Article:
- $45.0 \textrm{ MV}$
- $45.0 \textrm{ m}$
- $132 \textrm{ MeV}$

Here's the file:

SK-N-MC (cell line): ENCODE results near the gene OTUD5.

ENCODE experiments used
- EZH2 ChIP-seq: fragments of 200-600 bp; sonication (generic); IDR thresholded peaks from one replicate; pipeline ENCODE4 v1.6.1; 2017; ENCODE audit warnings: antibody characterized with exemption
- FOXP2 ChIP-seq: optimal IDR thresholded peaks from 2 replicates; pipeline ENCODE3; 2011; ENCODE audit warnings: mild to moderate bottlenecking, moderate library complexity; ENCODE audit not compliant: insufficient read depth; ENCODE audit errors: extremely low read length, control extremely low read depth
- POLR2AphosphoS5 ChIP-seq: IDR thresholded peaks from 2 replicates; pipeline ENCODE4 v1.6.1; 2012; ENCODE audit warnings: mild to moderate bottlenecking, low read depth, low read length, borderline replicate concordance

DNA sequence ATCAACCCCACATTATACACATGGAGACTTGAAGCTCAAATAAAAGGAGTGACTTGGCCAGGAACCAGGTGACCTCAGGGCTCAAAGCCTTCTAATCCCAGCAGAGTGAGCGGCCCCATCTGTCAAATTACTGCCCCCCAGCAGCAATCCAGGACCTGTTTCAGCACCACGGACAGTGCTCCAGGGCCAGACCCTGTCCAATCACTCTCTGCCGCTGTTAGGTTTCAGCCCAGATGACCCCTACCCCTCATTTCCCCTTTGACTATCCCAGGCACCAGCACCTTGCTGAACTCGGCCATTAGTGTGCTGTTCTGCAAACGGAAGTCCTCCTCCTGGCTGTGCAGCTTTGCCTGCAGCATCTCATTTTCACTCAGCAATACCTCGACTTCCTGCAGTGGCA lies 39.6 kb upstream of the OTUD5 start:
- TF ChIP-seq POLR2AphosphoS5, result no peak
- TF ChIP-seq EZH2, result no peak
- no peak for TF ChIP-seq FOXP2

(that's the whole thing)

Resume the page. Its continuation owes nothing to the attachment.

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This is College Physics Answers with Shaun Dychko. The Van de Graff generator has a sphere of diameter of two meters, which means its radius is half of that, which is one meter. And so, the potential near the sphere, let's suppose that near means on the surface of the sphere. And so, we'll imagine that the sphere is like a point charge, and we'll have <i>R</i> is one meter in our formula for the potential due to a point charge, <i>K</i> <i>Q</i> over <i>R</i>. So, we have Coulomb's constant time the charge of 5 miliCoulombs, which is times ten to the minus three Coulombs, divided by one meter, giving us 45.0 megavolts as the potential down on the surface of the Van de Graff generator. And then we're asked to figure out at what distance will the potential be one megavolt. So, we can rearrange this formula by multiplying both sides by <i>R</i> over <i>V</i>, and we solve for <i>R</i>. So, <i>R</i> equals <i>K</i> <i>Q</i> over <i>V</i>. So, that's Coulomb's constant times 5.00 times ten to the minus three Coulombs divided by 1.00 times ten to the six volts, and that gives 45.0 meters. And then in part C, we're asked: Suppose an oxygen atom with three missing electrons, which is a clue that it has a charge of positive three times elementary charge, is released near the Van de Graff generator which will take to be at the surface of the generator. And, what will its energy at the distance found at part B, which is at a position of 45 meters. While the change in kinetic energy of this oxygen ion will be the opposite of its change in potential energy, and change in potential energy is the charge times the potential difference through which it is accelerated. And so, we have this negative times three times 1.6 times ten to the minus 19 Coulombs, so this is the charge on the oxygen ion since the three unmatched protons in the nucleus due to the three missing electrons. And then, we have this change in potential, so there's a final potential of one times ten to the six volts, because that is the potential at this position in part B, minus the initial potential it started at, which was 45.0 megavolts, or 45 times ten to the six volts. This works out to this many Joules, but the question says express your answer in electron volts, so we multiply it by one electron volt for every 1.6 times ten to the minus 19 Joules, and we end up with 132 mega electron volts of energy.